Rumble: Snow and Memories of Kosovo

Some of you are asking me 'Where are you now'? Well, I am home in Belgium at this moment. These are the last months of my sabbatical year before I go back to work. And this morning, it started snowing. As I was driving Hannah to school, the roads choked up and cars started banging into each other. What just 5 cm of snow can do... Agreed, it does not snow often in Belgium, and we're not used to it.

As I sat in a traffic jam, the snow made me think back of the time I worked in Kosovo. I wrote several short stories about my time there (see Italians , the Art of Flying and the Laws of Probability , Scene of War and The Pizza Place on the Corner ), but I have not yet described our 'adventures' during the Kosovar winter time. Of the many times we had to use the snow scooter to get up to the mountain tops to service our radio stations, and got completely stuck. About living in a place so dependent on electricity, but where the electricity just did not work...

It was the first time I worked in real cold place as my previous duty stations had always been in Africa. It took some effort to adjust. Adjusting in having to sleep in thermal underwear. Having to put the bottles of Coke inside the fridge otherwise they would freeze up if we left them on the cupboards. Having to put snow chains on our cars, and still getting stuck. And the challenges driving around zig-zagging through the massive traffic jams, as people did not have money to buy winter tires and slid against anything on or near the road. Part of the traffic problems were also caused because so many at that time were driving without driving license and just could not drive. Many cars did not even have number plates, or were stolen during the war. It was anarchy.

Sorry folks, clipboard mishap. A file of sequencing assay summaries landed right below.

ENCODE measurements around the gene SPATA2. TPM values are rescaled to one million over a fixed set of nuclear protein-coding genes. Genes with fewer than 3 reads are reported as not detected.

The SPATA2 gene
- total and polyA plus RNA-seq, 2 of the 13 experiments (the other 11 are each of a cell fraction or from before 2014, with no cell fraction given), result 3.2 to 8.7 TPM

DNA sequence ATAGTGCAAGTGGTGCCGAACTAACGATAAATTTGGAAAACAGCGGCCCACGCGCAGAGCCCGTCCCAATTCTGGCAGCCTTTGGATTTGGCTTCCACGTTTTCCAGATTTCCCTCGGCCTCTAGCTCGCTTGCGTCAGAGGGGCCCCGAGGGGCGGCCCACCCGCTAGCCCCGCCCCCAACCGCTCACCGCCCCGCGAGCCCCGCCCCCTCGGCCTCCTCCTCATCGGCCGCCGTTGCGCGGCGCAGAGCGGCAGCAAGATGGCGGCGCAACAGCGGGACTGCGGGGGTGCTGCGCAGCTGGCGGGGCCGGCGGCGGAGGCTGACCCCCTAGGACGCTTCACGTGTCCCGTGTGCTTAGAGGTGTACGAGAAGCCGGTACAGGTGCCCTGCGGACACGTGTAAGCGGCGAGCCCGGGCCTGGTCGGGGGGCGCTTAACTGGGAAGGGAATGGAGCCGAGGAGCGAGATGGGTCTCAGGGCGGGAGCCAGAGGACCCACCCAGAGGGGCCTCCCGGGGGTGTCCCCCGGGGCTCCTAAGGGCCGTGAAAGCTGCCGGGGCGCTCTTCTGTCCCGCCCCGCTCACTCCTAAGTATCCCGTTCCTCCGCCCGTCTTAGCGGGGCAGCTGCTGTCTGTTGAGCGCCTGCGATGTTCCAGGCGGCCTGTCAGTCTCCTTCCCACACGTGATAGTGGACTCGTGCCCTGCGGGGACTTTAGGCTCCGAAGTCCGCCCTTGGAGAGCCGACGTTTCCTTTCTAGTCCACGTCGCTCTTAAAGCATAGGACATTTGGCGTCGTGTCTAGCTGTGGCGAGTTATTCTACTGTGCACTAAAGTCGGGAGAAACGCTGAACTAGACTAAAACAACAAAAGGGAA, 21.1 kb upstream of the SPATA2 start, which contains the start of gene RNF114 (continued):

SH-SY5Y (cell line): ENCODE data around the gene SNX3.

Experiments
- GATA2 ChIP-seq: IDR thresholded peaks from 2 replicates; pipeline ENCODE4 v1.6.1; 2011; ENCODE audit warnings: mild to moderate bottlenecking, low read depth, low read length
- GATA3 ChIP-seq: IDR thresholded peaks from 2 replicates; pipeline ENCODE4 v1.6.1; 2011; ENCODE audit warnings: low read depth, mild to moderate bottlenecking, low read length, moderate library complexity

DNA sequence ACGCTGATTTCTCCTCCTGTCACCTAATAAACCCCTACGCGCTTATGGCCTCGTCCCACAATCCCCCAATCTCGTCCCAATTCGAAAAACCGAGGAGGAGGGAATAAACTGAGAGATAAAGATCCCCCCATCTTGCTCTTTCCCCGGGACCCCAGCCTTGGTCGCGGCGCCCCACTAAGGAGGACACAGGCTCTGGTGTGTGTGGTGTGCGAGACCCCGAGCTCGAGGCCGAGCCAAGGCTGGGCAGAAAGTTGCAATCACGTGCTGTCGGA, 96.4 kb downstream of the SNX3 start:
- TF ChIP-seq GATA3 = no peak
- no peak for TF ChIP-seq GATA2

The soldiers from KFOR and the UNMIK-police officers trying to bring some order to the chaos had their hands full. Especially the foreign police officers trying to direct traffic at cross roads. Imagine you are a cop in rural Wisconsin, and you were detached to UNMIK in Kosovo. The recognition of your authority was slightly different, to say the least. It took them a long time to adjust to the facts of life in Kosovo. Our office in Pristina was located on a busy crossroads and looking through the windows, we had loads of fun watching the US police officer standing in the middle of crossing, directing traffic. Most people just ignored him. At one time, a car almost ran him over. He got so upset he actually drew his gun and chased after the car on foot. Ha, memories! I wish I had more than 24 hours per day to write all those memories down. But they are in the making!

Anyway, at this moment, here in Belgium, it is not that bad. We do have the habit of stopping when a cop tells us to, and we do have proper paperwork for our cars :-). Here is a view through my window as I am writing this.


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